Alfketil is a masculine Old Danish name formed from the elements alfr ‘elf’ and ketill ‘helmet, helmeted chieftain’ (von Feilitzen 1937: 144; Fellows Jensen 1968: 8, 349). Like other names with ketill as the second element, it developed a variant in –kell (Fellows Jensen 1968: pp. lxxii–lxxxiii § 16). The original name is preferred here for the standardized form, and there is a hint that the DB spellings in –chel and –chil (both for –kell) may have functioned as familiar forms of the name Alfketil, since DB’s Alchel was called Alfcetel in an independent source (Alfketil 3).
The name is not well evidenced in England, and no other examples are currently listed in PASE, though two persons currently listed under other head-forms should probably be considered. First, an early eleventh-century moneyer at Derby whose name was rendered alfcytel and ælfcetel (PASE: Ælfcetel 1) may have been an Alfketil, with the pronunciation and spelling of his name influenced by the Old English element ælf and cytel. Secondly, the Elfkitel mentioned in his mother Wulfgyth 5’s will of c. 1046 (PASE: Ælfcytel 1) was almost certainly an Alfketil, since he had brothers called Ketil and Ulfketil, though all their names are distorted by ‘modernized’ spellings in the thirteenth-century manuscripts which preserve the text of the will (S 1535).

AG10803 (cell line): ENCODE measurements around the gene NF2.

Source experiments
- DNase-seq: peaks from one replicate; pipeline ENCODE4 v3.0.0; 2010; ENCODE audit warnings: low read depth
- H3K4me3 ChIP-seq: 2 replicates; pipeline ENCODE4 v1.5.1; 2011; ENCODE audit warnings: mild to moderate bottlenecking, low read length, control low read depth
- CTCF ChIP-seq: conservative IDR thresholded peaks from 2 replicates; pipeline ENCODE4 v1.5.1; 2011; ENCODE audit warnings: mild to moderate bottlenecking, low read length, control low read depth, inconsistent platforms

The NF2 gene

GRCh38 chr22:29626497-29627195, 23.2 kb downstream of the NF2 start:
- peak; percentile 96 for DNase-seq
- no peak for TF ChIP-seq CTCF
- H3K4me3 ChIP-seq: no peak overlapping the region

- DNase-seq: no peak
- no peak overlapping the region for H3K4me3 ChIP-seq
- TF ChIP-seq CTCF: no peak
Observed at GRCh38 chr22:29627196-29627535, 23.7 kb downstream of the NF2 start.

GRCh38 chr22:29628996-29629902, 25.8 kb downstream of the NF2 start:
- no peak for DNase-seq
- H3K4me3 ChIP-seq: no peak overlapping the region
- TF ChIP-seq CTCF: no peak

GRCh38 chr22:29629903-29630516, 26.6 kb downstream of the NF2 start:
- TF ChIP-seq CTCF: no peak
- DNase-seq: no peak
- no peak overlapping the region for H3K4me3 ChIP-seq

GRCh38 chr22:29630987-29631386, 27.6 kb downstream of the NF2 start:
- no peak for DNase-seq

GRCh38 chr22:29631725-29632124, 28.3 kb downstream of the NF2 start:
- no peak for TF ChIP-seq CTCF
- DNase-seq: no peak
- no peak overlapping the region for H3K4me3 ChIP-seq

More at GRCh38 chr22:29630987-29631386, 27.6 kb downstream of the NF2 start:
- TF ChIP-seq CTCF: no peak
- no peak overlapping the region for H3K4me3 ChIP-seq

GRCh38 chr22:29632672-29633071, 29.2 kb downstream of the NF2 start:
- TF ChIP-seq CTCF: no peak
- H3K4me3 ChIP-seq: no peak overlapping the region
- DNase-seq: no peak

Fellows Jensen (1968: 8) found no examples of the name Alfketil in Lincolnshire and only a handful in Yorkshire, including the only three occurrences in DB. The name was unknown among the peasants of Bury St Edmunds in west Suffolk (Feudal Book of Abbot Baldwin, in Douglas 1932).
S: P. H. Sawyer, Anglo-Saxon Charters: An Annotated List and Bibliography, Royal Historical Society Guides and Handbooks 8 (London, 1968), revised by S. Kelly, R. Rushforth et al., The Electronic Sawyer: Online Catalogue of Anglo-Saxon Charters, published online through Kemble: The Anglo-Saxon Charters Website, currently at http://www.esawyer.org.uk/about/index.html
Douglas 1932: Feudal Documents from the Abbey of Bury St. Edmunds, ed. D. C. Douglas, Records of the Social and Economic History of England and Wales. vol. 8. (London: Oxford University Press, 1932)
Spellings in Domesday Book: Alchetel, Alchel, Alchil
Forms in modern scholarship:
von Feilitzen head forms: Alfkil
Phillimore edition: Alfketill
Alecto edition: Alfkil
Note: von Feilitzen also assigned the spelling Euchil to this name, but there are grounds for regarding it as distinct